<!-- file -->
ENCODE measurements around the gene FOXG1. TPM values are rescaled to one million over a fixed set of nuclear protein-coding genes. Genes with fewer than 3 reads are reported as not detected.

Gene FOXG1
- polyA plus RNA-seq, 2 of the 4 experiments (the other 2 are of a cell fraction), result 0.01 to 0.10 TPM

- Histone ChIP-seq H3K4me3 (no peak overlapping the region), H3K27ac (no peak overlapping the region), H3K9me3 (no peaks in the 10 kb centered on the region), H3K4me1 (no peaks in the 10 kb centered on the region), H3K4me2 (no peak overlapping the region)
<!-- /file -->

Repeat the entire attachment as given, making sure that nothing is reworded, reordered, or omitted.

ENCODE measurements around the gene FOXG1. TPM values are rescaled to one million over a fixed set of nuclear protein-coding genes. Genes with fewer than 3 reads are reported as not detected.

Gene FOXG1
- polyA plus RNA-seq, 2 of the 4 experiments (the other 2 are of a cell fraction), result 0.01 to 0.10 TPM

- Histone ChIP-seq H3K4me3 (no peak overlapping the region), H3K27ac (no peak overlapping the region), H3K9me3 (no peaks in the 10 kb centered on the region), H3K4me1 (no peaks in the 10 kb centered on the region), H3K4me2 (no peak overlapping the region)